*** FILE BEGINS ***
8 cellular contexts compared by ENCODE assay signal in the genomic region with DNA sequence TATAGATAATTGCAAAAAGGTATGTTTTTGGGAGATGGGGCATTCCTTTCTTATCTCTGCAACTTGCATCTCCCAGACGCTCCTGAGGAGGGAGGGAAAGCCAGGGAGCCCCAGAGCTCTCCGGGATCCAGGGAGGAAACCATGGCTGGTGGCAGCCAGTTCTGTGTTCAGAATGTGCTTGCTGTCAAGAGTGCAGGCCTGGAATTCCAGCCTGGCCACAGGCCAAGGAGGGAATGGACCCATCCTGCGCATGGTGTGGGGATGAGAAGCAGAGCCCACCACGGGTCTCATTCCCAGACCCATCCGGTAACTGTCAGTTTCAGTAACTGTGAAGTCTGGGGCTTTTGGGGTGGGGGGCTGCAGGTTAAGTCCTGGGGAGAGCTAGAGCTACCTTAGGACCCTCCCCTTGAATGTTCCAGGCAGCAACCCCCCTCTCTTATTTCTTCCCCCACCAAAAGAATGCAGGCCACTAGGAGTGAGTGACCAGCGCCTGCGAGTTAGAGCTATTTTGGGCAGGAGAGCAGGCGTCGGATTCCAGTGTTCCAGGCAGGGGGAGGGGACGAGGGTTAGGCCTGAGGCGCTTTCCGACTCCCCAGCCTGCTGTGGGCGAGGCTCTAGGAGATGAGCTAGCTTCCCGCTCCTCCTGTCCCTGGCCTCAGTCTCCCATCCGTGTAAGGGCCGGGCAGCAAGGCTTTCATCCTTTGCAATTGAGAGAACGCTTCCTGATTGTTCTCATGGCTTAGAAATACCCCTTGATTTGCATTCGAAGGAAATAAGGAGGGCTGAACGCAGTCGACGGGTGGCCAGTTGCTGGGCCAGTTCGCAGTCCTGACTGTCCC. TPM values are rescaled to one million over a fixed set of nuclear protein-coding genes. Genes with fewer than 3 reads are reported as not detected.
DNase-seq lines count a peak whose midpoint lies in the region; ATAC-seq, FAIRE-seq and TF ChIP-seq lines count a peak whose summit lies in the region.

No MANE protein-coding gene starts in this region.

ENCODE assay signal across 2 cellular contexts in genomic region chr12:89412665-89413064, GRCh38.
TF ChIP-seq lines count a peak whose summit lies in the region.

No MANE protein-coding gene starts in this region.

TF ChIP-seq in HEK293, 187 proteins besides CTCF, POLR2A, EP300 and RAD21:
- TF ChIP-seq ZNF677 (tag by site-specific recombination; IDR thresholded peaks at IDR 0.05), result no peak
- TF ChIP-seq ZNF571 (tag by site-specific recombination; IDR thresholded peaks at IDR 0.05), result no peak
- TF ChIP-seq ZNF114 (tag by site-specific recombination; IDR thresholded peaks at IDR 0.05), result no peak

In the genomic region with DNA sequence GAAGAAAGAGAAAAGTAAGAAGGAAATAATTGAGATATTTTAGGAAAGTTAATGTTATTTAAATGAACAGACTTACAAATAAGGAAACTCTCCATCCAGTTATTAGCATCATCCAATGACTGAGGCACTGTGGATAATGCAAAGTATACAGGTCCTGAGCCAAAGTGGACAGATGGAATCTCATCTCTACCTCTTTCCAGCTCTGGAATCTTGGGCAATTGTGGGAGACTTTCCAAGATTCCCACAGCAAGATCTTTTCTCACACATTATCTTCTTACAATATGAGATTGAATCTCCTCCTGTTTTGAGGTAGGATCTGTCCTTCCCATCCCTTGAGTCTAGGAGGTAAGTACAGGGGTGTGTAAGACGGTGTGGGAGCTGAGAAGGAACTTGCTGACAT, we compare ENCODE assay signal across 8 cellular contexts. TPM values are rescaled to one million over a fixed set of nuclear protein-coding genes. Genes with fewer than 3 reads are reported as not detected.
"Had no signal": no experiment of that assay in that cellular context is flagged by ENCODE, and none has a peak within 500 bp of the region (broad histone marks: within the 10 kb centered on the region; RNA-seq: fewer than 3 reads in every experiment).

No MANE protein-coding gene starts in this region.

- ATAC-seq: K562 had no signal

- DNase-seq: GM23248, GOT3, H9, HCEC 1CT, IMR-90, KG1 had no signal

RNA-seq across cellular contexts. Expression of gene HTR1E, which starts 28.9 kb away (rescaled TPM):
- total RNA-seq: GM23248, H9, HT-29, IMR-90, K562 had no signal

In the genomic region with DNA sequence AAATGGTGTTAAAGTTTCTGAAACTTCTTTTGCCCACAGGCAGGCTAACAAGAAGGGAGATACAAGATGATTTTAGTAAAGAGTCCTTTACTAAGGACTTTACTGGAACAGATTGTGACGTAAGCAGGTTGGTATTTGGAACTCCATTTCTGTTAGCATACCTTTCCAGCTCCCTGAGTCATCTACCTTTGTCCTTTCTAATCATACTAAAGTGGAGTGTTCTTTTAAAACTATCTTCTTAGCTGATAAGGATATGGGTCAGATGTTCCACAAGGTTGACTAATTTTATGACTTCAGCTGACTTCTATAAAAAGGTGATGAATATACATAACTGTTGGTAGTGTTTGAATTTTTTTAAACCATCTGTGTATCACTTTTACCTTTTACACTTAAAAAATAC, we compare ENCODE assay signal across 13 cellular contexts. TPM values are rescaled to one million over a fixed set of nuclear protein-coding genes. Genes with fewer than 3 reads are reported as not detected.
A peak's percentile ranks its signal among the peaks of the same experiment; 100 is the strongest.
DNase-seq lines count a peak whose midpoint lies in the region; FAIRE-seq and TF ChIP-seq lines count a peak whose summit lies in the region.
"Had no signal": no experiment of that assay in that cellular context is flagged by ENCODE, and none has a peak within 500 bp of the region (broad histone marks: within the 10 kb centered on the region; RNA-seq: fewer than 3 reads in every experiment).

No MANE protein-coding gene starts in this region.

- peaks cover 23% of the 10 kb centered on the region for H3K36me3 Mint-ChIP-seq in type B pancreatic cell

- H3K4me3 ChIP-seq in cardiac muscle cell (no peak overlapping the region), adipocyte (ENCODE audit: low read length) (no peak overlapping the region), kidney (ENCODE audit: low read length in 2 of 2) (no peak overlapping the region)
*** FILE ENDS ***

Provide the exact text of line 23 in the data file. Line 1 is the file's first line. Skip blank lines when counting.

- peaks cover 23% of the 10 kb centered on the region for H3K36me3 Mint-ChIP-seq in type B pancreatic cell